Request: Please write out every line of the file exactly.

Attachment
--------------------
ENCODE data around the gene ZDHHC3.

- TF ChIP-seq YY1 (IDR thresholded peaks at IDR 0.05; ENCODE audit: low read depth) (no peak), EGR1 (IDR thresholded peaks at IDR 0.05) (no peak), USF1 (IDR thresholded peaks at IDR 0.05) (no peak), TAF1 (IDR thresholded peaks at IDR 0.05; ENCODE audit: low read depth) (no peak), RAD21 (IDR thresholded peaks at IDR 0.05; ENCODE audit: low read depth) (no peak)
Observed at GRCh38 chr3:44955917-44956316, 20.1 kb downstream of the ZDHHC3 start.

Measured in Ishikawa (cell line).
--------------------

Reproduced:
ENCODE data around the gene ZDHHC3.

- TF ChIP-seq YY1 (IDR thresholded peaks at IDR 0.05; ENCODE audit: low read depth) (no peak), EGR1 (IDR thresholded peaks at IDR 0.05) (no peak), USF1 (IDR thresholded peaks at IDR 0.05) (no peak), TAF1 (IDR thresholded peaks at IDR 0.05; ENCODE audit: low read depth) (no peak), RAD21 (IDR thresholded peaks at IDR 0.05; ENCODE audit: low read depth) (no peak)
Observed at GRCh38 chr3:44955917-44956316, 20.1 kb downstream of the ZDHHC3 start.

Measured in Ishikawa (cell line).